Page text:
Sapio Sciences5:00 LIMS or ELN, Which Do You Need?

Kevin Cramer, CEO, Sapio Sciences

Both Biotech and Pharma need Laboratory Information Management (LIMS) and Electronic Lab Notebook (ELN) capabilities. Sapio has eliminated the barriers between these two product areas by leveraging its more than decade of unique experience offering both LIMS and ELN solutions and combining the key features of each solution into one, best of breed, product: Exemplar ELN Pro.


5:30 Best of Show Awards Reception in the Exhibit Hall with Poster Viewing (Commonwealth Hall)


7:0010:00 Bio-IT World After Hours @Lawn on D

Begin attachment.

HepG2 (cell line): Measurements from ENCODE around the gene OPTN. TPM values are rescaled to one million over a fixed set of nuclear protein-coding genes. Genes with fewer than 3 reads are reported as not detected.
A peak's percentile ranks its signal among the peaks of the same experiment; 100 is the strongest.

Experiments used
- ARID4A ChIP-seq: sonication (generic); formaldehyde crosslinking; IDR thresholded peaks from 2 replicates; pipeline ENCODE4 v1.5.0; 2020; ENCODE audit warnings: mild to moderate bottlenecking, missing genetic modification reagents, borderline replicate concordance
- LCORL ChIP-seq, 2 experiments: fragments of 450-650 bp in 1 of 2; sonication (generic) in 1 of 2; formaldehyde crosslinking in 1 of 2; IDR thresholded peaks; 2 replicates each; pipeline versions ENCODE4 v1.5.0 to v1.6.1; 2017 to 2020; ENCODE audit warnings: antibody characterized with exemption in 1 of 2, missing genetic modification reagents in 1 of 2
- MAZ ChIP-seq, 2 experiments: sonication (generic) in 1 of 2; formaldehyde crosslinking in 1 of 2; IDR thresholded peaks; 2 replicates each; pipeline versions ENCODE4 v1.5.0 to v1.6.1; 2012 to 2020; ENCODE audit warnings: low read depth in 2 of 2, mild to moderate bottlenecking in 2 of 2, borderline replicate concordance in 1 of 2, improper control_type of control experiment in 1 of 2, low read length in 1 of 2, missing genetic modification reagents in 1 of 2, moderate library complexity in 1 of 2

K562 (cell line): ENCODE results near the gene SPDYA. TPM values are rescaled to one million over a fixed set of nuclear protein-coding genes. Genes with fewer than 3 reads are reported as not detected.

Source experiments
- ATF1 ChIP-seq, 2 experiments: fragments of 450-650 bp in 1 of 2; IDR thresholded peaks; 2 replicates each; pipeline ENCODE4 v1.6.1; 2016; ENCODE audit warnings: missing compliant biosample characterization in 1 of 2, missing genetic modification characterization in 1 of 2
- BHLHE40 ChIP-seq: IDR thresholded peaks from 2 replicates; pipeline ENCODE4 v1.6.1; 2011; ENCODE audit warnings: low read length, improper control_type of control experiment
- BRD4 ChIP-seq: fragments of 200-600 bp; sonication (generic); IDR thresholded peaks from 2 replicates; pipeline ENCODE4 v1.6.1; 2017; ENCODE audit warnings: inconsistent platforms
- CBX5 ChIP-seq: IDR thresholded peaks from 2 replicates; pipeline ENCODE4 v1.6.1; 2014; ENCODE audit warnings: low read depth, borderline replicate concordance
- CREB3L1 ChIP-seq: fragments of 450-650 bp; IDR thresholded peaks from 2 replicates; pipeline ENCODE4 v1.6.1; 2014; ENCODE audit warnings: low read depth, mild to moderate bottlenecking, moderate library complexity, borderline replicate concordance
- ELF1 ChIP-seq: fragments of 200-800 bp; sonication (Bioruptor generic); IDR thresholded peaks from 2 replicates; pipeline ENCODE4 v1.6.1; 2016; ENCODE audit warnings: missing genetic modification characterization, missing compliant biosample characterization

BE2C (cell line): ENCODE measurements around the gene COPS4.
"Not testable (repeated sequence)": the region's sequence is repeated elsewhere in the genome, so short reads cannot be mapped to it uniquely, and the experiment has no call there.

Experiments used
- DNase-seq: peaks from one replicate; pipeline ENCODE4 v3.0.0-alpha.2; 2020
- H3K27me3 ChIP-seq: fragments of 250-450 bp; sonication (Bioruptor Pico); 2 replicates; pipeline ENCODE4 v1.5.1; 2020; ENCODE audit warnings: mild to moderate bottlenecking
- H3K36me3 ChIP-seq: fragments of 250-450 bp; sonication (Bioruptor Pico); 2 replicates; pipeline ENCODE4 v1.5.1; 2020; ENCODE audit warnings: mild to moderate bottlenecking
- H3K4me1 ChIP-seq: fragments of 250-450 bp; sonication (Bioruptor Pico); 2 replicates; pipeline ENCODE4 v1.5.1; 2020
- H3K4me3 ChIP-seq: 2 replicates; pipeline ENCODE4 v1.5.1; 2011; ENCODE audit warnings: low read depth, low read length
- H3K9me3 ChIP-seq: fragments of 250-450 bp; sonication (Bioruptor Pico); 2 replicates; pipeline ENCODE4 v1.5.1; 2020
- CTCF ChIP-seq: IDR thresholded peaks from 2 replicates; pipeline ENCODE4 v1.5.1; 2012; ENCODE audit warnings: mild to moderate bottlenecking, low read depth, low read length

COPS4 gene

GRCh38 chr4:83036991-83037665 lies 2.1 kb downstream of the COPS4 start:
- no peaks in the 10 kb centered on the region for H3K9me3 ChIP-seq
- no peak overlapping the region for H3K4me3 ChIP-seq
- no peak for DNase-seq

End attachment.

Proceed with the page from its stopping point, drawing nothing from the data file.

**Conference Registration Required. Please bring your conference badge, wristband, and photo ID for entry.   

Thursday, May 17

7:30 am Registration Open(Commonwealth Hall) and Morning Coffee (Foyer)

8:00 PLENARY KEYNOTE SESSION & AWARDS PROGRAM (Amphitheater & Harborview 2)

9:45 Coffee Break in the Exhibit Hall and Poster Competition Winners Announced (Commonwealth Hall)


10:30 Chairperson’s Remarks

Bruce Press, Executive Vice President, Business Development & Strategy, Seven Bridges Genomics

10:40 Instantiating a Single Point of Truth for Genomic Reference Data

David Herzig, Scientist, Research Informatics, Roche Pharmaceuticals

This talk will exemplify how expression and mutation data were made actionable by consolidating a scattered landscape of genomic reference data into a real SPoT.

11:10 A Network-Based Approach to Understanding Drug Toxicity

Yue Webster, PhD, Principal Research Scientist, Informatics Capabilities, Research IT, Eli Lilly and Company